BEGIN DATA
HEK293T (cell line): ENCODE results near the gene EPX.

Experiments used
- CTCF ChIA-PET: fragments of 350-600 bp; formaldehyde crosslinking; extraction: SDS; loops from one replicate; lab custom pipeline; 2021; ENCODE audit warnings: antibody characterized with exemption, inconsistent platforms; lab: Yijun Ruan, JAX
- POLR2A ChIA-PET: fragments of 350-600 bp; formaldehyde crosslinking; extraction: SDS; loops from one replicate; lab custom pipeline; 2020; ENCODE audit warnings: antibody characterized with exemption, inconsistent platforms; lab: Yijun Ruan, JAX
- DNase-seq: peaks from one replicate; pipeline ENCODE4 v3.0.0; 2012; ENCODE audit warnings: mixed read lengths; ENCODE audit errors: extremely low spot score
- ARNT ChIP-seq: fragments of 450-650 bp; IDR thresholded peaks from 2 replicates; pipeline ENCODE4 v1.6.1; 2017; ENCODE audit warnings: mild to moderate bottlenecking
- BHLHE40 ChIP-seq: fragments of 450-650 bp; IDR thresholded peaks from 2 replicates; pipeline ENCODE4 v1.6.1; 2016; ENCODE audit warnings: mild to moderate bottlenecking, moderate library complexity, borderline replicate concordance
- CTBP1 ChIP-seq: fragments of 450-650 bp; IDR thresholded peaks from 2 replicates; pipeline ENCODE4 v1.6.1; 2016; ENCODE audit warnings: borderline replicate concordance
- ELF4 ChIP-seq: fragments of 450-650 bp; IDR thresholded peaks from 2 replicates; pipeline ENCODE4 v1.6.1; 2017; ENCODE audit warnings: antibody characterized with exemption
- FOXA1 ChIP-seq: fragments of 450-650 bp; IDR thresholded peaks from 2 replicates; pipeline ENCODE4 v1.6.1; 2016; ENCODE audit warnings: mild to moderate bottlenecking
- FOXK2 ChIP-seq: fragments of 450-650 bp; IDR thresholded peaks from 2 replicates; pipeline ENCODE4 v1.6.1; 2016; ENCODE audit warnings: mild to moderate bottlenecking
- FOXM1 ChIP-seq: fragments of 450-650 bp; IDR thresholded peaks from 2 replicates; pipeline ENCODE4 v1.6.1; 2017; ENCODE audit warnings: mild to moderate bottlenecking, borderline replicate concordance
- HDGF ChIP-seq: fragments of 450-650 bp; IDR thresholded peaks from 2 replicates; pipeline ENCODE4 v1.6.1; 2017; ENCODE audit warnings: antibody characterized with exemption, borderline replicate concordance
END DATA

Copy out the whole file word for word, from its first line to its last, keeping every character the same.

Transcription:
HEK293T (cell line): ENCODE results near the gene EPX.

Experiments used
- CTCF ChIA-PET: fragments of 350-600 bp; formaldehyde crosslinking; extraction: SDS; loops from one replicate; lab custom pipeline; 2021; ENCODE audit warnings: antibody characterized with exemption, inconsistent platforms; lab: Yijun Ruan, JAX
- POLR2A ChIA-PET: fragments of 350-600 bp; formaldehyde crosslinking; extraction: SDS; loops from one replicate; lab custom pipeline; 2020; ENCODE audit warnings: antibody characterized with exemption, inconsistent platforms; lab: Yijun Ruan, JAX
- DNase-seq: peaks from one replicate; pipeline ENCODE4 v3.0.0; 2012; ENCODE audit warnings: mixed read lengths; ENCODE audit errors: extremely low spot score
- ARNT ChIP-seq: fragments of 450-650 bp; IDR thresholded peaks from 2 replicates; pipeline ENCODE4 v1.6.1; 2017; ENCODE audit warnings: mild to moderate bottlenecking
- BHLHE40 ChIP-seq: fragments of 450-650 bp; IDR thresholded peaks from 2 replicates; pipeline ENCODE4 v1.6.1; 2016; ENCODE audit warnings: mild to moderate bottlenecking, moderate library complexity, borderline replicate concordance
- CTBP1 ChIP-seq: fragments of 450-650 bp; IDR thresholded peaks from 2 replicates; pipeline ENCODE4 v1.6.1; 2016; ENCODE audit warnings: borderline replicate concordance
- ELF4 ChIP-seq: fragments of 450-650 bp; IDR thresholded peaks from 2 replicates; pipeline ENCODE4 v1.6.1; 2017; ENCODE audit warnings: antibody characterized with exemption
- FOXA1 ChIP-seq: fragments of 450-650 bp; IDR thresholded peaks from 2 replicates; pipeline ENCODE4 v1.6.1; 2016; ENCODE audit warnings: mild to moderate bottlenecking
- FOXK2 ChIP-seq: fragments of 450-650 bp; IDR thresholded peaks from 2 replicates; pipeline ENCODE4 v1.6.1; 2016; ENCODE audit warnings: mild to moderate bottlenecking
- FOXM1 ChIP-seq: fragments of 450-650 bp; IDR thresholded peaks from 2 replicates; pipeline ENCODE4 v1.6.1; 2017; ENCODE audit warnings: mild to moderate bottlenecking, borderline replicate concordance
- HDGF ChIP-seq: fragments of 450-650 bp; IDR thresholded peaks from 2 replicates; pipeline ENCODE4 v1.6.1; 2017; ENCODE audit warnings: antibody characterized with exemption, borderline replicate concordance